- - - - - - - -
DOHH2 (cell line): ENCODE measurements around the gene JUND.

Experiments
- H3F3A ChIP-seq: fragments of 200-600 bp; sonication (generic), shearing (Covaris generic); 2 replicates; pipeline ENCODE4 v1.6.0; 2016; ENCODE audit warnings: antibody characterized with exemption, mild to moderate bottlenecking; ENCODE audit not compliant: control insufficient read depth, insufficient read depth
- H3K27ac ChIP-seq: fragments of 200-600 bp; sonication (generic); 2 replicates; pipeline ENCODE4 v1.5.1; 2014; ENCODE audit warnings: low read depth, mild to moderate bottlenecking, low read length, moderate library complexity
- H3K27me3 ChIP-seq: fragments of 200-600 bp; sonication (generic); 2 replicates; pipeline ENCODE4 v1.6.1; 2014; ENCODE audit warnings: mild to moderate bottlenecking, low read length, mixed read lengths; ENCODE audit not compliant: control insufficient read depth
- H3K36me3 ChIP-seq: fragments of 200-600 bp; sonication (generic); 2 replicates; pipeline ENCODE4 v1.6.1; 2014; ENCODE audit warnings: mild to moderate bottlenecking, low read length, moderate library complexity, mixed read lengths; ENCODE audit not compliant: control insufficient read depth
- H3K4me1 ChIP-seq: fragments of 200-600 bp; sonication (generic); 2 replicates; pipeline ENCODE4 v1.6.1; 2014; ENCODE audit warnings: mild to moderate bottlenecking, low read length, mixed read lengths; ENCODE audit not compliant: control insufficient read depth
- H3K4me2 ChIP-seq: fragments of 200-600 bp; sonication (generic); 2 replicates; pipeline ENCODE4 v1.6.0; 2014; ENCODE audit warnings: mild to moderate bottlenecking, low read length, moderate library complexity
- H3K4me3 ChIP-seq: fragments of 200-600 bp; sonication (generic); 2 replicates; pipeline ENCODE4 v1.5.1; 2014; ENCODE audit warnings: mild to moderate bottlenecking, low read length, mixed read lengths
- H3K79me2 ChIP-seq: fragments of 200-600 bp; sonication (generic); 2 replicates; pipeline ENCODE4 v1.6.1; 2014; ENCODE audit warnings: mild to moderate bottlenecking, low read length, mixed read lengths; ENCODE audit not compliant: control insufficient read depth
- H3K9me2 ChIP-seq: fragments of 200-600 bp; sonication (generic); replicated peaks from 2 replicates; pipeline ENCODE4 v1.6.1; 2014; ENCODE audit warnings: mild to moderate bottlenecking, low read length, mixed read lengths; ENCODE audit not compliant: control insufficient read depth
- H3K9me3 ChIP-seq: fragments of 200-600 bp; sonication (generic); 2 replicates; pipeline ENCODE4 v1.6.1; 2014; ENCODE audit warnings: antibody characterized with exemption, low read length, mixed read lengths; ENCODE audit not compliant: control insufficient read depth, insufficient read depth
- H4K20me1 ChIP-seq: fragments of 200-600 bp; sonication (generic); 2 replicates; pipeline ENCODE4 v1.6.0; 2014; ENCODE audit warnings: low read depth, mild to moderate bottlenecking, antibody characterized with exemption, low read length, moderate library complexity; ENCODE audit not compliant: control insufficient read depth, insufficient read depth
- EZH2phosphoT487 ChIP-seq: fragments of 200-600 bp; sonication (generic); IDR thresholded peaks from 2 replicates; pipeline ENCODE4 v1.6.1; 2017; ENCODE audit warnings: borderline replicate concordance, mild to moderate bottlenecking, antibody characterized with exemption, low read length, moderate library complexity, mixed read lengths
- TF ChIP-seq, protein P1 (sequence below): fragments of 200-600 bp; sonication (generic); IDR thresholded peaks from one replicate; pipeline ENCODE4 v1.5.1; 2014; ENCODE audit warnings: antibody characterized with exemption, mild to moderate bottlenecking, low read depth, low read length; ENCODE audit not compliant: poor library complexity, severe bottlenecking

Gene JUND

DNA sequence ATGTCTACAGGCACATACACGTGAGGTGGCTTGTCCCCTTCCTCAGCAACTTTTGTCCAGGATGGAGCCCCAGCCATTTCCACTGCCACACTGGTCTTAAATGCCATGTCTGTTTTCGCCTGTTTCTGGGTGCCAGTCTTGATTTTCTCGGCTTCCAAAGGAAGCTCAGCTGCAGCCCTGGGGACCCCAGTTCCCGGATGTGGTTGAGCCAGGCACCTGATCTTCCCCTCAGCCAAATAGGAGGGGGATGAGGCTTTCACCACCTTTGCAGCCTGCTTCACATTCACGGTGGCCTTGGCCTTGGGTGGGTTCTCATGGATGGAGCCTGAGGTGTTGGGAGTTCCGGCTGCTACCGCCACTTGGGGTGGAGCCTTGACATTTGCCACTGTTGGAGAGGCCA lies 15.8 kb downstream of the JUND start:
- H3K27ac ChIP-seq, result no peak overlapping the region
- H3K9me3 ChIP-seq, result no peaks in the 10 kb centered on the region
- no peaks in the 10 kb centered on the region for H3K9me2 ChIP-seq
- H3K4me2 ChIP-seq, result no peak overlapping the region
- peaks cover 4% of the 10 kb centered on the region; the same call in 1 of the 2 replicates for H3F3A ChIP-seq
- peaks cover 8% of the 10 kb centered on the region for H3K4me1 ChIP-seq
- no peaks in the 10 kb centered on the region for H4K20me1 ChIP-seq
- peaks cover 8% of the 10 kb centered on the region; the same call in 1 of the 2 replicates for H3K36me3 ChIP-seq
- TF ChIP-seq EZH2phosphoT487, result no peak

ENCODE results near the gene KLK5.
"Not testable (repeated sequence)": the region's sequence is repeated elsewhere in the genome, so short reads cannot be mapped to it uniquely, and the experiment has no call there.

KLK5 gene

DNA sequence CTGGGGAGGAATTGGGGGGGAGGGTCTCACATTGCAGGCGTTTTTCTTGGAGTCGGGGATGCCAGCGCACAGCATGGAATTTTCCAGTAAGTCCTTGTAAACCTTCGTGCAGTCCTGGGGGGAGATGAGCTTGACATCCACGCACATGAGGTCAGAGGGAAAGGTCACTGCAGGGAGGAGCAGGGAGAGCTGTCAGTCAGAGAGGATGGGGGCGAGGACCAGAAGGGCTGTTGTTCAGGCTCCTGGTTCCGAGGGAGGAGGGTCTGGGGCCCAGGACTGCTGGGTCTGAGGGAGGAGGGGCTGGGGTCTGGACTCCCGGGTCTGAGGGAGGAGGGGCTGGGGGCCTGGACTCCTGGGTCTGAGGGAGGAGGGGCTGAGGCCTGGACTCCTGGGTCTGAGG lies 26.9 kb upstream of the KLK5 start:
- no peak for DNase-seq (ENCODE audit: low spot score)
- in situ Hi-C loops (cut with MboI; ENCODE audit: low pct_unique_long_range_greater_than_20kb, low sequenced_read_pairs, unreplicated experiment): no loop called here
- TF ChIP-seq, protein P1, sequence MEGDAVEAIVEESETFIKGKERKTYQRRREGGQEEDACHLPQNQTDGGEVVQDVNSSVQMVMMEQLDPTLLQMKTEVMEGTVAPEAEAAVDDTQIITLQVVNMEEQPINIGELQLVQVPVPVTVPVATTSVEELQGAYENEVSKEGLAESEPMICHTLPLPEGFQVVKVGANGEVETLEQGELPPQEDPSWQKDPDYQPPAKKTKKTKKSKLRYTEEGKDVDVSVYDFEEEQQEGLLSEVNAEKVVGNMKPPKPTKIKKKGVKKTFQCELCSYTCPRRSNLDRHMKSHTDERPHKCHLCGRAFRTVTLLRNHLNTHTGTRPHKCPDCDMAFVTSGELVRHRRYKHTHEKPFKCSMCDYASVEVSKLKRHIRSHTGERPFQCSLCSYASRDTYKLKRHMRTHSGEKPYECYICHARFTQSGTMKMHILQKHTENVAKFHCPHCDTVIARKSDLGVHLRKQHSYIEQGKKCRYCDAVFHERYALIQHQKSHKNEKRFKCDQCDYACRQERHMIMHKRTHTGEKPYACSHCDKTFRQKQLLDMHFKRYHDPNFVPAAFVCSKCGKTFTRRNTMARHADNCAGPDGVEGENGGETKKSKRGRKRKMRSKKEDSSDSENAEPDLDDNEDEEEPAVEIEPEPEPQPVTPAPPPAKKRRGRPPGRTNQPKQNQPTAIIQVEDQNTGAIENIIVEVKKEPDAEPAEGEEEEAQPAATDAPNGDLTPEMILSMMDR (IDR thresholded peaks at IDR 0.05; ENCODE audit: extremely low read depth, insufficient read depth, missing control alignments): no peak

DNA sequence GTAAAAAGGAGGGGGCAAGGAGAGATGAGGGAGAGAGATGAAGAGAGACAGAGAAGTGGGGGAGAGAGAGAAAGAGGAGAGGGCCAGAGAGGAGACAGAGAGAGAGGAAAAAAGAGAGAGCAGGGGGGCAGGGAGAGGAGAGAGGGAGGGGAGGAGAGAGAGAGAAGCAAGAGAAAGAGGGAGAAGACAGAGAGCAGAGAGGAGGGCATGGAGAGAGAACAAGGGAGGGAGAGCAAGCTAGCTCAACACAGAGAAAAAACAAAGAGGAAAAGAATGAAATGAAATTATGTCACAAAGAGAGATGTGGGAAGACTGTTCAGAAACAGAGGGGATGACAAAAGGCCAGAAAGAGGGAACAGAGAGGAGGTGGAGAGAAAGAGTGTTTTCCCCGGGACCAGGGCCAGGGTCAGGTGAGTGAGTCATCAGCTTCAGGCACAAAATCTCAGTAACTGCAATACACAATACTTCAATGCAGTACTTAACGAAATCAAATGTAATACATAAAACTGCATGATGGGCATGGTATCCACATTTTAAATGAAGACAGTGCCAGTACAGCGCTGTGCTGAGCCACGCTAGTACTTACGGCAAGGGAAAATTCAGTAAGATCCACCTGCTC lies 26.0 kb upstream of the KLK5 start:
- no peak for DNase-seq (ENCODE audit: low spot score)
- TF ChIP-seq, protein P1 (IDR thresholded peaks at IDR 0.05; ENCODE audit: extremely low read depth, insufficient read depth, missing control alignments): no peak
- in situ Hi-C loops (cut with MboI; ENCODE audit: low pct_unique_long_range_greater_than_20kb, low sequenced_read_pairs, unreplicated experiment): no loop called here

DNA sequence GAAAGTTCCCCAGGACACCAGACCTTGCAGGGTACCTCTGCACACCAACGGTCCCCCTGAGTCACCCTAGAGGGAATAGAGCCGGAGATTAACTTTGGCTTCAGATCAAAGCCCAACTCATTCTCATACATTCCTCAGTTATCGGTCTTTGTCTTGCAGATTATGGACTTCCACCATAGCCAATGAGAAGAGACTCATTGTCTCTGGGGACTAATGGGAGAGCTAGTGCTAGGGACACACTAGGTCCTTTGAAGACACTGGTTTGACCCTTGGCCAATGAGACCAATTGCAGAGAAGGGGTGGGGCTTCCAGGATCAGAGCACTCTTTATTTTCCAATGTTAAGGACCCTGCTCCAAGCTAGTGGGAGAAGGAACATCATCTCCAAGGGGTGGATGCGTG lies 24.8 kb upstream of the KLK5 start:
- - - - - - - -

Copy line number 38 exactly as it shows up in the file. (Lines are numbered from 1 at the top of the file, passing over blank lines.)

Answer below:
DNA sequence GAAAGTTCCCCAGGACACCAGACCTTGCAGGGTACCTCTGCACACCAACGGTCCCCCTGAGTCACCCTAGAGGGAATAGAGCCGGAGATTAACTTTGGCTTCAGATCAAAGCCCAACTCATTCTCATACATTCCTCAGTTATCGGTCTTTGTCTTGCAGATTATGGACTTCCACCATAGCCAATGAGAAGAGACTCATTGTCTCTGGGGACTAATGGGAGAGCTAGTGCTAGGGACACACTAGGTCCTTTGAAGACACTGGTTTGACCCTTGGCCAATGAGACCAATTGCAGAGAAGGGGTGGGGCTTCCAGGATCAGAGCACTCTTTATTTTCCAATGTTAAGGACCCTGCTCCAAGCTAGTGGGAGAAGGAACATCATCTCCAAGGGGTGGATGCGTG lies 24.8 kb upstream of the KLK5 start: